Parents across the country are faced with some pretty big decisions related to schools’ “Bring Your Own Device” or “Bring Your Own Technology” programs that encourage students to bring electronics to school to promote technology “fluency” and enrich their education. Setting the “Will bringing a laptop/smartphone/tablet really enhance my child’s learning?” question aside for now, there are important considerations for protecting these expensive devices once they leave your home.
Not the least of these is theft. It can happen in any school, regardless of demographics. I know, because it happened to my son. Thanks to a text from his friend to her mother and then to me, I was able to alert the staff, request that my son file a police report, and ask for a review of surveillance video near the scene. His netbook was recovered in short order because the search began before the device could leave school property.
Since then, I’ve looked for information or advice from the school system on how students can protect their devices. I found nothing -- only a disclaimer that the schools are not liable for loss or theft.
So here’s what I’ve put together from my local police department and websites including FCC.gov, theatlanticwire.com, nytimes.com and e-how.com.
Before you buy: Don’t purchase the most expensive model until your child has proven responsibility keeping up with electronics. Ask teachers what your child needs to do with the device and purchase accordingly.
Before the device leaves the house:
- Write down the cell phone number (if applicable), serial number, model and device type –- on the sales receipt if you have it. This will verify the value of the device and provide necessary information for police and for your wireless or internet carrier.
- For a smartphone, determine its “IMEI” number, which can be found by typing *#06# -- this will allow your wireless carrier to enter the number in a database to prevent the phone from being re-activated.
- Label the device with a phone number and “reward if found.”
- Protect it from damage by putting a protective case on it.
- Deter unauthorized use by setting up a passcode or PIN code. This is usually a four-digit number. Look for this function under settings for the device.
- Sign up with your carrier’s “find my phone/device” service, usually available through a free application downloaded to the device. Some services also allow you to “wipe” the phone clean of personal data.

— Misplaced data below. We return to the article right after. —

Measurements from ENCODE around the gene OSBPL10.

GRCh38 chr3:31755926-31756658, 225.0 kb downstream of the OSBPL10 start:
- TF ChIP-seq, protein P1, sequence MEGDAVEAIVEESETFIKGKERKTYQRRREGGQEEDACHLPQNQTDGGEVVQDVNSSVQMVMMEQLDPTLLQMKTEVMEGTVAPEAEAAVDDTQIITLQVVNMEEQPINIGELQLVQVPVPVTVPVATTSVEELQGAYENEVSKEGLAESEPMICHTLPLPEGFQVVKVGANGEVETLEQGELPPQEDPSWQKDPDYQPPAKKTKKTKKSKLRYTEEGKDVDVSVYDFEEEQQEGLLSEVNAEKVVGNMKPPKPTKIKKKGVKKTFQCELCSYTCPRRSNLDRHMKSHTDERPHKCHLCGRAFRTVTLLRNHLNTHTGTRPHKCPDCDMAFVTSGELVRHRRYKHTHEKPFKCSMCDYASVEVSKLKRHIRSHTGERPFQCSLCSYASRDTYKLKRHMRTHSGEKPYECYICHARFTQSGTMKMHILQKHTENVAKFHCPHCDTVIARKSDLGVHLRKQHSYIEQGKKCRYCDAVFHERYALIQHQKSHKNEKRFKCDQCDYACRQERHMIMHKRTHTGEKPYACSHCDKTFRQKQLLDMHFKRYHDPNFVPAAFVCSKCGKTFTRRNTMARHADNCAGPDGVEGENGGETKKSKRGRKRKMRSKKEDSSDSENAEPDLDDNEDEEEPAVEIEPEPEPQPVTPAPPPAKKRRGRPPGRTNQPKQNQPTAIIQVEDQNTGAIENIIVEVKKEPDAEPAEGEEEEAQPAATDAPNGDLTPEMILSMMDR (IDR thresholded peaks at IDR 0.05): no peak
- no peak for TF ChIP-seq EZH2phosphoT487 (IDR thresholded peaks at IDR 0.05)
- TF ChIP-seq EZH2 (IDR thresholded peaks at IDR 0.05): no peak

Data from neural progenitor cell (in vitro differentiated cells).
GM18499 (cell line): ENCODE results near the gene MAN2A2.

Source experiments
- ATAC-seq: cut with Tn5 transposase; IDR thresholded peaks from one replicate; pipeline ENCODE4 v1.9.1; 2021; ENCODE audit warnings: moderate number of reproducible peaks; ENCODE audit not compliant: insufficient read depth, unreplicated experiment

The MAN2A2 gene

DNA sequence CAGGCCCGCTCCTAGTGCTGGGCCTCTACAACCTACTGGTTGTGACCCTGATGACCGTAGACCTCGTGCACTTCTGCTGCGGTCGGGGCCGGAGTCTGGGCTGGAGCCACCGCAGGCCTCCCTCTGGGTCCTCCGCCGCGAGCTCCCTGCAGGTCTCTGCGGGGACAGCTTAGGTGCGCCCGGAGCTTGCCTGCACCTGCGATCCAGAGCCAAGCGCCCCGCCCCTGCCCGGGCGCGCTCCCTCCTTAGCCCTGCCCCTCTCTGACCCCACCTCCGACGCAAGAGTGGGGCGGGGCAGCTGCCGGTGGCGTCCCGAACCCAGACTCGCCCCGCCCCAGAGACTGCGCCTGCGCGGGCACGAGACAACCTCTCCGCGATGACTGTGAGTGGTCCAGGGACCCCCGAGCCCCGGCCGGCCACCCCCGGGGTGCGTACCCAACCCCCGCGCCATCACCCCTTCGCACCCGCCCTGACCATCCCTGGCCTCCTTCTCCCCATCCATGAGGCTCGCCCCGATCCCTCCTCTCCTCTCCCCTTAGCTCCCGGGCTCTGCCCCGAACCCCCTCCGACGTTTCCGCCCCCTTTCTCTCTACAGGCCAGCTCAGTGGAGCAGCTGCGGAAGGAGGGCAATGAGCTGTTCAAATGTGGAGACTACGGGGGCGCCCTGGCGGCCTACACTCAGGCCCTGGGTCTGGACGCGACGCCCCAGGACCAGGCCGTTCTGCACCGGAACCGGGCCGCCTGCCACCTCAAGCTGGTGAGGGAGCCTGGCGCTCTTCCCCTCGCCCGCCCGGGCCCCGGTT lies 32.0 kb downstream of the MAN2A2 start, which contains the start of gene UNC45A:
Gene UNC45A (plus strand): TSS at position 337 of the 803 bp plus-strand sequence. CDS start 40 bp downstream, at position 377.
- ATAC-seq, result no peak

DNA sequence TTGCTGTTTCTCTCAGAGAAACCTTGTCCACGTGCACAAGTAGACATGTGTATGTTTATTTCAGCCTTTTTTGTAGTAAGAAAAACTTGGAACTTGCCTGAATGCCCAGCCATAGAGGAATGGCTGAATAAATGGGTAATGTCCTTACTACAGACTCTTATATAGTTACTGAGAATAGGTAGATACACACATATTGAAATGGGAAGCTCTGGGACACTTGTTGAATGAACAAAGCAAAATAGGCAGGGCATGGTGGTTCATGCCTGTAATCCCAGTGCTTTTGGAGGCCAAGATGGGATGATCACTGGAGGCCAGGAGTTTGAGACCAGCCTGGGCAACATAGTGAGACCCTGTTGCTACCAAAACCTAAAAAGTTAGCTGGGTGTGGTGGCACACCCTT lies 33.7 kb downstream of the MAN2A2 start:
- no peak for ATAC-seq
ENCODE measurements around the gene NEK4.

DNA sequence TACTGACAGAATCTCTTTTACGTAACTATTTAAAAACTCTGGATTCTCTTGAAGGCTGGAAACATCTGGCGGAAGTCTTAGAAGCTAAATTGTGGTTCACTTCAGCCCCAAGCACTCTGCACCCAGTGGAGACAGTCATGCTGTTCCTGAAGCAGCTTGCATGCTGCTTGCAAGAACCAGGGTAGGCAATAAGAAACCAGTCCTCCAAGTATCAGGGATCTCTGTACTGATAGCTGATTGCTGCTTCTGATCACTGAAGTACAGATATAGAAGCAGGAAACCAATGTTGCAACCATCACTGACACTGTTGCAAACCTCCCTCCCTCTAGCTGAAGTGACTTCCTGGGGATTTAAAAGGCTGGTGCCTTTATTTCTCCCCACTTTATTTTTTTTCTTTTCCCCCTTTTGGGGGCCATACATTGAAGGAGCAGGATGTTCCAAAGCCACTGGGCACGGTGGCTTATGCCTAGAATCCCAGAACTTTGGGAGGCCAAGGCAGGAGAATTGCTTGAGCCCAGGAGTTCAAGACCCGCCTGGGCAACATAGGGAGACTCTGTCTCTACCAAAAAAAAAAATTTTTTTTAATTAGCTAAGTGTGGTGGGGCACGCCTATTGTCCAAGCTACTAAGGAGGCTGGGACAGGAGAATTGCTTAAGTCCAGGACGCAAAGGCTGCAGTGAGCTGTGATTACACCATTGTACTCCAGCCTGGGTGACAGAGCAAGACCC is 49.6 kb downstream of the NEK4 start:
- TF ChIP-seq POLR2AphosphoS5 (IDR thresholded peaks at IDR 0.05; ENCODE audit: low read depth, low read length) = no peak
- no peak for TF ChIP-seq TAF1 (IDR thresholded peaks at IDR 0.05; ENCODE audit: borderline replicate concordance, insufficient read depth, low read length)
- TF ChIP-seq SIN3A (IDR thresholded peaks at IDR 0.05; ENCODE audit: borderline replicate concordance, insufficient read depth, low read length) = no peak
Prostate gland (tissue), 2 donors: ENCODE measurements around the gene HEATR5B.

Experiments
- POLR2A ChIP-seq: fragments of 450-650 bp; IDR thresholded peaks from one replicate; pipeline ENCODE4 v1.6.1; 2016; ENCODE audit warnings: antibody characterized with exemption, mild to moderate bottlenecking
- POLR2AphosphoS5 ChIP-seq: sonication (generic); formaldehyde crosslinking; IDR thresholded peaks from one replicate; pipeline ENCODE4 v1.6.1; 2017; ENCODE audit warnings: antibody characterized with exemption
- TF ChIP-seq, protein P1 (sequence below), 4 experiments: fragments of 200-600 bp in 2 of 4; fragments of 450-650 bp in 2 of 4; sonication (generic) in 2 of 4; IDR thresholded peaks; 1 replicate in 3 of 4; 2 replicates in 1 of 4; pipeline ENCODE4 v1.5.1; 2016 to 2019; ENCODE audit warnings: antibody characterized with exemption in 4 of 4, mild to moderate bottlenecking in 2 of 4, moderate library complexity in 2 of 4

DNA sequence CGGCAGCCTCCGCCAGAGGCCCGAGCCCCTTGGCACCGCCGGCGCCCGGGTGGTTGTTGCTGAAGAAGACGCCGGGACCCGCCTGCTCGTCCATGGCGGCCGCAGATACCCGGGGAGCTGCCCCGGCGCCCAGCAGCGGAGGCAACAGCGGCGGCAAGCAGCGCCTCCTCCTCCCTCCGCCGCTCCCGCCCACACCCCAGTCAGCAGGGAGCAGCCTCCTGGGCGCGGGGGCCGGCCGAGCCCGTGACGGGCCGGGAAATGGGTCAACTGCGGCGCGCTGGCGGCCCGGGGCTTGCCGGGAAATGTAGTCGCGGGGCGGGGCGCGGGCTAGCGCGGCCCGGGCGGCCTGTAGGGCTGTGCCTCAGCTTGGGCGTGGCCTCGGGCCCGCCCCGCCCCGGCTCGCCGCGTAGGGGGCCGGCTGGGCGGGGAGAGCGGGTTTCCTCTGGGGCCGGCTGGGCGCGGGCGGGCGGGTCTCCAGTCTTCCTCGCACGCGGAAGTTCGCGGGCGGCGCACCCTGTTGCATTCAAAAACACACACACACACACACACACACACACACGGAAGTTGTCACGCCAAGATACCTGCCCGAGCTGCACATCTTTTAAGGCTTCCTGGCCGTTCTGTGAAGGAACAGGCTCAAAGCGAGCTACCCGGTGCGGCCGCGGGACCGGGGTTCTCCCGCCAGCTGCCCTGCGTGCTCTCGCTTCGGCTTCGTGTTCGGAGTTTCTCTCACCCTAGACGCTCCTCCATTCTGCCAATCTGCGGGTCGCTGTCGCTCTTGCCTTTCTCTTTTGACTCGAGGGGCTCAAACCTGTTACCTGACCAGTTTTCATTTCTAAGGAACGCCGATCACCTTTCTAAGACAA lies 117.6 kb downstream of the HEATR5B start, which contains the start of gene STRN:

- For a smartphone, set up a backup “sync” method, whether to a cloud-based service or another device, to regularly save important information in case the device is lost or stolen.
- For a laptop or netbook, write down the IP address, which consists of numbers separated by periods. Here’s how. Your internet provider should be able to locate your device with this number.
- Consider installing software on a laptop or netbook that uses password-protected positioning technology to locate devices. Free open-source versions include Adeona and Prey.
- Explain to your child that if the device is lost or stolen, the faster they alert an adult in charge, the more likely the device will be found and returned. Instruct your child to call you immediately if the device is lost or stolen. Teachers may be too busy to take the necessary steps below.
What to do if you believe the device has been stolen at school:
- Report: Your child should report it to the school office and file a police report if there is an officer on site. Encourage staff to review surveillance camera footage of the area from which it may have been stolen.
- Lock: Call your wireless carrier and ask them to suspend the device’s service. (There are apps available for many devices with which you can suspend service yourself from your home computer or the “cloud” if you are using an Apple device.)
- Locate: Use the app(s) you downloaded and registered earlier to locate the phone. If it’s still on the school property, there’s a better chance of getting it back.
- Wipe: If you have a backup service for the phone, or as a last resort even if you don’t, use the app(s) downloaded to “wipe” or erase the phone completely so that confidential information cannot be stolen.
Do your kids' schools use personal technology in the classroom?
Photo Credit: flickingerbrad.
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